Writing On Vocal Helped Me Reengage With The World
And did wonders for my mental health
I've had quite a few low days lately. I tend to joke around about my mental health a lot in my writing, mentioning my frequent bouts of self-doubt and using humour as a way to deflect past trauma, but in truth— life is a battle. Yes, writing out my woes has always eased some of the anxiety I feel daily, but as with all things, eventually, simply writing it out doesn't cut it any longer.
This current blue-lemma started when someone commented on one of my Medium articles that they didn't find the humour I was attempting to convey in a recent story.
As a self-proclaimed humourist, that shit stings. Deep.
Of course, on the surface, I know that not everyone will find my jokes funny. That's the risk we take as online creators. We muster up the bravery to write our story and then wait to see if people like it. We can tell ourselves that we write simply for the sake of writing, but let's face it, once we get even an ounce of positive engagement, we're in it for the likes.
As my horny friends and I used to say in our twenties, "We're addicted to what the dick did."
The dick, in this case, being readers who stroke our ego. Also, sorry for the gross analogy.
So obviously, when we get unnecessary comments from readers telling us that they didn't enjoy the piece when they could have just kept scrolling by it, this will cut a little deeper than perhaps is warranted.
After receiving the comment, I also got two simultaneous rejection notices flung into my inbox from two separate publishers. This isn't anything new for me. I'm an ole pro at rejection. But it seemed to sting a little more on this day when things were already looking grim as far as the writing thing went.
To top it all off, I was told by the appliance repairman that my broken washing machine is unfixable and I will have to buy a new one. Great. How the heck am I going to afford that with all of these writing setbacks?
Back in November of 2020, I was going through a very dark period in my life. With pandemic life raging and my marriage on shaky ground, I couldn't see much light (other than my two beautiful kids) in my life. I'd hate the sound of my alarm clock in the morning because that meant another day of disappointing the people around me with my gut-wrenching anxiety.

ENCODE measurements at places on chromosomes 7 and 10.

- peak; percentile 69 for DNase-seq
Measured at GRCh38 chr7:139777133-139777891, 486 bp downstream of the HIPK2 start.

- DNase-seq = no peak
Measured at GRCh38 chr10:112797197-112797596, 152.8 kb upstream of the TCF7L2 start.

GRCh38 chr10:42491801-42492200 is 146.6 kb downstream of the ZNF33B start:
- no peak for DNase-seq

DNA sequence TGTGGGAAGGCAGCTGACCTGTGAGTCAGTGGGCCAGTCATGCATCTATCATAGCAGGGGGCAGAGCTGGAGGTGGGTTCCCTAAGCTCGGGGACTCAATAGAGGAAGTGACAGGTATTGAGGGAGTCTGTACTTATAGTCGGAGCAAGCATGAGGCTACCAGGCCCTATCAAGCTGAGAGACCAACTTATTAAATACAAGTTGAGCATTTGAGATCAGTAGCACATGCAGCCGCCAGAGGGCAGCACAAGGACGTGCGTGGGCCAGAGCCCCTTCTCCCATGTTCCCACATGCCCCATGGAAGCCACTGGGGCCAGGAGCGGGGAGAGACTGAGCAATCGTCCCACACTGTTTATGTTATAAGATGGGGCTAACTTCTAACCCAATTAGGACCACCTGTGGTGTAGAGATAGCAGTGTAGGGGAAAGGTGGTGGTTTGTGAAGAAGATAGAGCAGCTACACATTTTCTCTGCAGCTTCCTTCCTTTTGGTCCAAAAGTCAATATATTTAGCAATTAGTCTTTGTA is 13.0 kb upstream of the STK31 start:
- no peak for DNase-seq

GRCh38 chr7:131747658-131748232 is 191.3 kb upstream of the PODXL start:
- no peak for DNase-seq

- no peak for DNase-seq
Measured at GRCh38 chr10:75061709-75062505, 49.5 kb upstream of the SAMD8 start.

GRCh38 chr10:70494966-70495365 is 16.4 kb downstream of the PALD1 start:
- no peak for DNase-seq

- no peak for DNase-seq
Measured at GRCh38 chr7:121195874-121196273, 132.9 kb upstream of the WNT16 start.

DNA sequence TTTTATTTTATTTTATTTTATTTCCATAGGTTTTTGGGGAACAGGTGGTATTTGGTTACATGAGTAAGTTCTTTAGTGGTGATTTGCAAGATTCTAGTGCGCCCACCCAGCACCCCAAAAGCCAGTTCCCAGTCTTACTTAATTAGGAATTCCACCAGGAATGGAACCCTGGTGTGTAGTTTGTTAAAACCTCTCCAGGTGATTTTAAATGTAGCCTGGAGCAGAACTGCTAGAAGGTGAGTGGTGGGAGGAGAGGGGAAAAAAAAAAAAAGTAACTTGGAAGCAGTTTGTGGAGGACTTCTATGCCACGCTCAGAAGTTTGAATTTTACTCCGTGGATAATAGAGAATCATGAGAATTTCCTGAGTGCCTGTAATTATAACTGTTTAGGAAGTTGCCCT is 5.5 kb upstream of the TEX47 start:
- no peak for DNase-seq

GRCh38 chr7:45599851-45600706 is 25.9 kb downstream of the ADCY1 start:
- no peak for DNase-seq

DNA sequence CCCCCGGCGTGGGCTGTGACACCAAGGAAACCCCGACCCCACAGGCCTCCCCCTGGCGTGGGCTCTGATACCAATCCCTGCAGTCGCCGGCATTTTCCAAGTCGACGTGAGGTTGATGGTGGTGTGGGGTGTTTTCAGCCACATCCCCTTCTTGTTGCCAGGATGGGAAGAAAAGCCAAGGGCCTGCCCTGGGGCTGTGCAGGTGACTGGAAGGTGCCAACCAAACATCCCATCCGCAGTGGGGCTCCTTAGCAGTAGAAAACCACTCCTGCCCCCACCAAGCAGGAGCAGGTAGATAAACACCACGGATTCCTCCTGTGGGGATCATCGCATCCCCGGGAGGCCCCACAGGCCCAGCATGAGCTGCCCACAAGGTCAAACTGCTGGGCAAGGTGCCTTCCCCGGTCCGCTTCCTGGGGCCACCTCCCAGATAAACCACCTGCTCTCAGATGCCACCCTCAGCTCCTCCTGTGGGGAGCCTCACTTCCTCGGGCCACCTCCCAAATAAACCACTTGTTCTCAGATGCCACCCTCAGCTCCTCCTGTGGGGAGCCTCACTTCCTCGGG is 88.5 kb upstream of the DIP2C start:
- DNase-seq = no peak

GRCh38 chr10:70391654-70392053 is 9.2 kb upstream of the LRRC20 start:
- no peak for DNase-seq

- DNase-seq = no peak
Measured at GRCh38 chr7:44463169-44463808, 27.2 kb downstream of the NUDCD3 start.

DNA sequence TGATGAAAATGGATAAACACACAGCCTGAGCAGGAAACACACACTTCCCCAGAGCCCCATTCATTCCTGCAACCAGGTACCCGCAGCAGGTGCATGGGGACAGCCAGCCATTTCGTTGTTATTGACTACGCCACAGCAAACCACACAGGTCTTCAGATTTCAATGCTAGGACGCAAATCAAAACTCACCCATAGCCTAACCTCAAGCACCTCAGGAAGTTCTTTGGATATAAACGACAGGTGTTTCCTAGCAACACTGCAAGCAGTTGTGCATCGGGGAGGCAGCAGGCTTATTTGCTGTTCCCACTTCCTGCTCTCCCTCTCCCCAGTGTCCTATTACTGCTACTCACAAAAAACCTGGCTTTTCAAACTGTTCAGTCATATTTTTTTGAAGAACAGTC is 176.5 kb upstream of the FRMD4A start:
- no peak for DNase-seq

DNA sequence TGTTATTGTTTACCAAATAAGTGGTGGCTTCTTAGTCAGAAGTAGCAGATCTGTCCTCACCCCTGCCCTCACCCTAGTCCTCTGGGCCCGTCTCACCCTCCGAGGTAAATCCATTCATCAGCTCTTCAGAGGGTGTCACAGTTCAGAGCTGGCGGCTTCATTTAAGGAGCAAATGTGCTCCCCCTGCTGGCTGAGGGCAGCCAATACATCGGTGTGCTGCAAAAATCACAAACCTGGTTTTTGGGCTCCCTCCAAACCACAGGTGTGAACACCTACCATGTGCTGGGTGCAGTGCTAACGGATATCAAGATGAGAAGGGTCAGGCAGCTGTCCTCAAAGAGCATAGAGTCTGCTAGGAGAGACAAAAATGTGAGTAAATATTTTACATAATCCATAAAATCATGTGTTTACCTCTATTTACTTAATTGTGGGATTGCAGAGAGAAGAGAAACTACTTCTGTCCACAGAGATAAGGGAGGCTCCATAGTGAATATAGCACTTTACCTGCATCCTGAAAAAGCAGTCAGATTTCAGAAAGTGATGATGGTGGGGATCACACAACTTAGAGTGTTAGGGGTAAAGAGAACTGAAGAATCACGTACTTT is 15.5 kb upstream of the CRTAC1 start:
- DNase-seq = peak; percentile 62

I couldn't eat and instead would find myself staring blankly out the window while listening to my audiobook app, trying to drown out all of the thoughts racing through my brain.
Even when genuinely sad, I’m so friggen melodramatic.
I had been writing on Medium for over a year, and although I was doing alright for myself on that platform, I had stopped producing regular content for the site. I couldn't help but focus on the loneliness that was steadily creeping into my life. It was consuming me. All of my friends and family were hours away from where I lived. Pandemic life and money struggles were keeping us all at a physical distance. My husband and I were growing farther apart every day, it seemed. It felt as though I had no one to share in my wins or my struggles when it came to life in general.
Then I discovered Vocal.
For the first few months, I didn't do much with the platform. I quietly crept around like a stalker reading people's posts on the various Facebook groups I had become a part of. I wouldn’t engage, though. My confidence wasn't up for that sort of thing. From reading my fellow creator's work, though, I realized something.
Whenever I wrote humour on Medium, it would have to be finely tuned humour. The sort of thing that is not only difficult to write but also takes a lot of brainpower— something I couldn't muster at the moment. I wanted to write silly life stories about growing up or the weird thoughts that kept me awake in the middle of the night. Of course, I could write these articles on Medium, but I knew they'd go nowhere. No one would even read them because they surely wouldn't be distributed to the larger Medium audience.
However, from creeping on the Vocal Creator's Lounge group, in particular, I was able to see the benefit of these Facebook groups. This was not some link bombing page where people would toss their articles and never return for further engagement. These people were like a family. They supported one another's work and, in turn, were supported.
So, one day, when I felt like I couldn't stand another second without human interaction, I summoned some bravery and posted one of my silly stories. The next day I posted another. I invited people to share their stories in the comment section of my post, and I happily read and engaged with every link that was dropped.